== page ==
Hutwise Ijebu Gari is sourced from one of the best importers from Nigeria.
Gari is one of those flexible food stars across West Africa. There are 3 types of gari: Regular / white gari has an even level of coarseness, is not too sour, and is great when eaten raw with plantain & beans or eba. When white/regular Gari is fried with palm oil and spices, it is called yellow. Ijebu Gari is another type of gari which has been perfected by the Ijebu Yoruba ethnic group. This has a finer grain and is more sour than the regular and yellow Gari.
It goes great in "soakings" - liberally adorned with milk, peanuts, sugar,...or it can be made into the all famous eba and eaten with wicked good soups like efo riro, egushi, ogbono, or eaten with red-red (ripe plantain and beans). The possibilities are endless.
Name variations: garri, garry, gali, or tapioca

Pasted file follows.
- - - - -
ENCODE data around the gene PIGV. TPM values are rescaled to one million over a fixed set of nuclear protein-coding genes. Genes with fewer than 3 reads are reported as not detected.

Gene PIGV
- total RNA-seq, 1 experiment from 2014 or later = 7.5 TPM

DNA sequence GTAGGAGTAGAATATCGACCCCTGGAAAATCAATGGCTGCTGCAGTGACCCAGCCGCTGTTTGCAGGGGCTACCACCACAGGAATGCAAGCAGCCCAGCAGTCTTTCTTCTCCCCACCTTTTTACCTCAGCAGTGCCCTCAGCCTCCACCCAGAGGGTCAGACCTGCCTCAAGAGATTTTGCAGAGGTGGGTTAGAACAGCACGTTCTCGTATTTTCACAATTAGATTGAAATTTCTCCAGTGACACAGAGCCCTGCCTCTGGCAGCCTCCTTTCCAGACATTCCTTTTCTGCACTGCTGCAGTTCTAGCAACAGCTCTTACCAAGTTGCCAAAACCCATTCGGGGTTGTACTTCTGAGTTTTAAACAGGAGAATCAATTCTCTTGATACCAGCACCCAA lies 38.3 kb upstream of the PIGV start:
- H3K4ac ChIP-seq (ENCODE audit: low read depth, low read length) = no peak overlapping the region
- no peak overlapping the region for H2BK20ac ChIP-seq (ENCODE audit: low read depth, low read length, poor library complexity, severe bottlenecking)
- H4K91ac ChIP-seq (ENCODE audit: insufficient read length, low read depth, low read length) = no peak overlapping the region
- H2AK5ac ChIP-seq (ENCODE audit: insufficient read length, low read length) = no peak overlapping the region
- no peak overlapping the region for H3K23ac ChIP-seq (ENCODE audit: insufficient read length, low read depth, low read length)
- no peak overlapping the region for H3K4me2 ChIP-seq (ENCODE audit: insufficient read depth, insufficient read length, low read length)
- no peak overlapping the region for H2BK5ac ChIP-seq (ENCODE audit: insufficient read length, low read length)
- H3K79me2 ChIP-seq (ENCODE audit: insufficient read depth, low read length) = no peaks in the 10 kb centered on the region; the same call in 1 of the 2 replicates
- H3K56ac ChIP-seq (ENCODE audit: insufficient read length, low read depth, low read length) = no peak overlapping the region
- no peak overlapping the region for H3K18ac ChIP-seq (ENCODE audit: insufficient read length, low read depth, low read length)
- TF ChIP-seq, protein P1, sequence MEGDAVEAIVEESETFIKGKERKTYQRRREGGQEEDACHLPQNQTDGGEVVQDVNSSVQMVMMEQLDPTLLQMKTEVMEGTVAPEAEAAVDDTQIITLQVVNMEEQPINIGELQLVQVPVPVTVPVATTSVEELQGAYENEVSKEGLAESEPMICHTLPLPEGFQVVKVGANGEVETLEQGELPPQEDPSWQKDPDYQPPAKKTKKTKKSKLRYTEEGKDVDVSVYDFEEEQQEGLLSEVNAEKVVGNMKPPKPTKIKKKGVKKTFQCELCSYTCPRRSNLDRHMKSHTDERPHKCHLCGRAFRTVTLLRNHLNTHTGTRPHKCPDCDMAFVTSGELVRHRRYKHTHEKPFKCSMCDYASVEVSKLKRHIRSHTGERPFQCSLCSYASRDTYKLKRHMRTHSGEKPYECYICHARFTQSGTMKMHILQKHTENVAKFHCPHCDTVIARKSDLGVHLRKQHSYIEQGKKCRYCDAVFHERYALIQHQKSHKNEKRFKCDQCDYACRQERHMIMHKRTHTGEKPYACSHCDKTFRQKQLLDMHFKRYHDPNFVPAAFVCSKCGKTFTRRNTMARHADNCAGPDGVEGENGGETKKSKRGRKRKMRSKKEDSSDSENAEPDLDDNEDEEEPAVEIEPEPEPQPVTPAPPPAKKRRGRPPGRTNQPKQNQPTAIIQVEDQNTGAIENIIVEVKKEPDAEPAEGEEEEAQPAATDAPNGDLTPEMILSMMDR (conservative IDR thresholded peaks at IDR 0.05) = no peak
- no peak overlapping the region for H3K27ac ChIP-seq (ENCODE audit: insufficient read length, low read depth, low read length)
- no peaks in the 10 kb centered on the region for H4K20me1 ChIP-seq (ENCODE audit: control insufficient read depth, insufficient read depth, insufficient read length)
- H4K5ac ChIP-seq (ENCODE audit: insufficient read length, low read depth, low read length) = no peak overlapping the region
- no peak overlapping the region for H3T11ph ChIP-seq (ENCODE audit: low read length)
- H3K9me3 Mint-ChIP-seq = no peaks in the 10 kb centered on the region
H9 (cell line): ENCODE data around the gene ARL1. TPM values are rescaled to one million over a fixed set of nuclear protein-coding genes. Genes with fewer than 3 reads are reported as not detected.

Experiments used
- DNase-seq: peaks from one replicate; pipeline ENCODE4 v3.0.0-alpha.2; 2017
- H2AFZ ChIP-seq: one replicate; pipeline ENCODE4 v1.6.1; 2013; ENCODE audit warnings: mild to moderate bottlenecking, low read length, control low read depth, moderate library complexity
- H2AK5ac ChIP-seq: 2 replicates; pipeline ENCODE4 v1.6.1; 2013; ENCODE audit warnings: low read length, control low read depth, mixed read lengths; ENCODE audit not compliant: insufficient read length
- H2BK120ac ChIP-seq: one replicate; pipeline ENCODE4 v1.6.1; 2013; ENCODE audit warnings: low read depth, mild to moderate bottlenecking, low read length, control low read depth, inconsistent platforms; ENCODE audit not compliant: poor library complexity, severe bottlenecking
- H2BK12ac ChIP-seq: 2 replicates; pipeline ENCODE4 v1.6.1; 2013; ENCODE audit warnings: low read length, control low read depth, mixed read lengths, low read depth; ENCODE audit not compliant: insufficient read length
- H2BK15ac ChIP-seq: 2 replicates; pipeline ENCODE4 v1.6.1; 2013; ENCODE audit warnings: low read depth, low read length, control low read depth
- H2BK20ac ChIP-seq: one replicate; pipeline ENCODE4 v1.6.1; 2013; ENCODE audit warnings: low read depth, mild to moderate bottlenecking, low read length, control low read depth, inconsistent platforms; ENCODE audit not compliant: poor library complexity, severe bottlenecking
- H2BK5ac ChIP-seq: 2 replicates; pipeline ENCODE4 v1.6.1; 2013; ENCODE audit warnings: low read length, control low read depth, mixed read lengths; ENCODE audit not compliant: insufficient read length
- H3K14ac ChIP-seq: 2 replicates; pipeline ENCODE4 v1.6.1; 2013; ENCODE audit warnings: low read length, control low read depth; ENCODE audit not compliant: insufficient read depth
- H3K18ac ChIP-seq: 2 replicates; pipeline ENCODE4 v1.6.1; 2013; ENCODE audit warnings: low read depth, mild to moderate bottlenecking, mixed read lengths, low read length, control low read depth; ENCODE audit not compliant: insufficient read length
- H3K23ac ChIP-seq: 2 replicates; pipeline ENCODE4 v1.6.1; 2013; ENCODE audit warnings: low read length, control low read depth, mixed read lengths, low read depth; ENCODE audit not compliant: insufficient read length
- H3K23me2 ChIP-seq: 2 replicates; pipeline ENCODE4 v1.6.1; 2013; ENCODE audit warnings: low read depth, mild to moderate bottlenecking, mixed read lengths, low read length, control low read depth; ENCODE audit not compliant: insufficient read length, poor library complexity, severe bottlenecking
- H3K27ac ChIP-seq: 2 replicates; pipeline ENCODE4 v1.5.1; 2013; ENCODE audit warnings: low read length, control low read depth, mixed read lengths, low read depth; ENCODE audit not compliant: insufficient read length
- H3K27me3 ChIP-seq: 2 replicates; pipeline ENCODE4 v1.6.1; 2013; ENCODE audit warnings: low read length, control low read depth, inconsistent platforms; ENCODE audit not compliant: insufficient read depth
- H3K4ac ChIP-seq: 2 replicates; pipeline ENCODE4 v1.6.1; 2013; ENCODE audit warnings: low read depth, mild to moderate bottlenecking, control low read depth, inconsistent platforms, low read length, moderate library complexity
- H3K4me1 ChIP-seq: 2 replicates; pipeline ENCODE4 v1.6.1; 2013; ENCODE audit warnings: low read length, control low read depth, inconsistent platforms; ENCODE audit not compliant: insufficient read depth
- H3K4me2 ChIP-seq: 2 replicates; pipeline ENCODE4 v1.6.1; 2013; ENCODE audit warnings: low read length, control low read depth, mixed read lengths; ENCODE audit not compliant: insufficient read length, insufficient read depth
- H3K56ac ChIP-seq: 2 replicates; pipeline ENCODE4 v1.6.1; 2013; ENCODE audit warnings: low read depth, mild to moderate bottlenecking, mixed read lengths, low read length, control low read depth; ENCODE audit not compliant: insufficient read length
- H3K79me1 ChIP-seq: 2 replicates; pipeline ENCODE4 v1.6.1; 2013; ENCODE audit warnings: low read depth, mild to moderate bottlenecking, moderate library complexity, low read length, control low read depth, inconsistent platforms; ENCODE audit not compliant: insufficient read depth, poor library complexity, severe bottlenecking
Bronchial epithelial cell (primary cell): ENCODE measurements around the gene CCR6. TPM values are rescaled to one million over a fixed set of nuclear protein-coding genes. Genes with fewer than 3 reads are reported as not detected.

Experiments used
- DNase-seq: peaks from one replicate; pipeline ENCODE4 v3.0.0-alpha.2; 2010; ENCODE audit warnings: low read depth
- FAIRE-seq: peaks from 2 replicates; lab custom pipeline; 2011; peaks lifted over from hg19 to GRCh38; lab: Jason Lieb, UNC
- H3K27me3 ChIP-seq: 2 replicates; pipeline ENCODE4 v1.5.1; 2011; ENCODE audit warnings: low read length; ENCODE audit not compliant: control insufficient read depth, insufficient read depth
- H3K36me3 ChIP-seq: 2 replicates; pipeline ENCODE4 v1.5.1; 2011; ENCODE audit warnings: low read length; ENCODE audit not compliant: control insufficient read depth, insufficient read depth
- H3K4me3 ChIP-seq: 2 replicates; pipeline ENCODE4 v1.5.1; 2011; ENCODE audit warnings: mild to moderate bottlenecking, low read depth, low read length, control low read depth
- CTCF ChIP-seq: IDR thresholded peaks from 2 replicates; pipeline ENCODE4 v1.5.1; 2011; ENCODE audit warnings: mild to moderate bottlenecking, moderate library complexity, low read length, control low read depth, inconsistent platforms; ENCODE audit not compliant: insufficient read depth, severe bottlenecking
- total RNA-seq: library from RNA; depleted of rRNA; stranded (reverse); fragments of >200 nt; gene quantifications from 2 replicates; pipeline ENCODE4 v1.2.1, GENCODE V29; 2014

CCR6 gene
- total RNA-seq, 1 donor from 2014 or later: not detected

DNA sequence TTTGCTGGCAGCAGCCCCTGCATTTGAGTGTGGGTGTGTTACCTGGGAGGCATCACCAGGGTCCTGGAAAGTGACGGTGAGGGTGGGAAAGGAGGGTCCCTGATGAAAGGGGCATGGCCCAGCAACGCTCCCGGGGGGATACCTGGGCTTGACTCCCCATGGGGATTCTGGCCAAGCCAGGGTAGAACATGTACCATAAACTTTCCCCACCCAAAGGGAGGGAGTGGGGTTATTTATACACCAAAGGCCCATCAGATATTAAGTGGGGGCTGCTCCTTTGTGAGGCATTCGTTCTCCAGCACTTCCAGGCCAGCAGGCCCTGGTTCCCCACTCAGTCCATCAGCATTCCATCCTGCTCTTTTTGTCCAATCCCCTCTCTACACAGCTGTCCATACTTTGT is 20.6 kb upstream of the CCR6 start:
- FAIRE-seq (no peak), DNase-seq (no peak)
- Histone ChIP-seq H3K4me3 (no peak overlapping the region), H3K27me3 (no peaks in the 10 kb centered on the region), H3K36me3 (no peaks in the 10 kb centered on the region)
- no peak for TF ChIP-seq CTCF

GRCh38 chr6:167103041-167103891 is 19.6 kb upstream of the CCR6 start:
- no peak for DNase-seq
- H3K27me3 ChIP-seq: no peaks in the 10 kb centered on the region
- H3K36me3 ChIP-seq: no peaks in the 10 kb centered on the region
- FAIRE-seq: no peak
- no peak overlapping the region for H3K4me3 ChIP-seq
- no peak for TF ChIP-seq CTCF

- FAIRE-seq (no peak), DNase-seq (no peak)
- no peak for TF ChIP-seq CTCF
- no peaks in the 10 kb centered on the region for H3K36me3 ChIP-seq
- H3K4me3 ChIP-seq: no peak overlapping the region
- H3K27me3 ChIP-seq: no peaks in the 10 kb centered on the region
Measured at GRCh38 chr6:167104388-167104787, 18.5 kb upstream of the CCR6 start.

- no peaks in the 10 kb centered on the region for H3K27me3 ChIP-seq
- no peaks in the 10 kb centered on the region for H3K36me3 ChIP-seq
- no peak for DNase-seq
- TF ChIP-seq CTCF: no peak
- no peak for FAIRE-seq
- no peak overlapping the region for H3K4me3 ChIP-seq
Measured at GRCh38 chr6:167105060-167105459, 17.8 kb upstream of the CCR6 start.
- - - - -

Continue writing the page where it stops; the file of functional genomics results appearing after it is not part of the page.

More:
Preparation and use
Gari is made from fresh cassava, which is grated and the excess liquid is then squeezed out. The remaining cassava is then fried over an open fire, on a broad metal pan that has been greased with a little oil, which could be palm oil (adding yellow color to create yellow gari).
The result product is crisp and crunchy to taste, and is stored easily and can be eaten with stew or soup or shito and fish. Or in secondary schools it can be “soaked” with water, milk and sugar.
Recipes, meals, and how this is usually eaten
Eba and soup
Gari and beans
History, social and cultural relevance
Gari is the most commercialized cassava product across West Africa. Due to its versatile nature and long shelf life, gari is found in almost every typical West African home. Gari also forms a crucial part of the boarding house experience and is usually referred to as the survival pack in schools.
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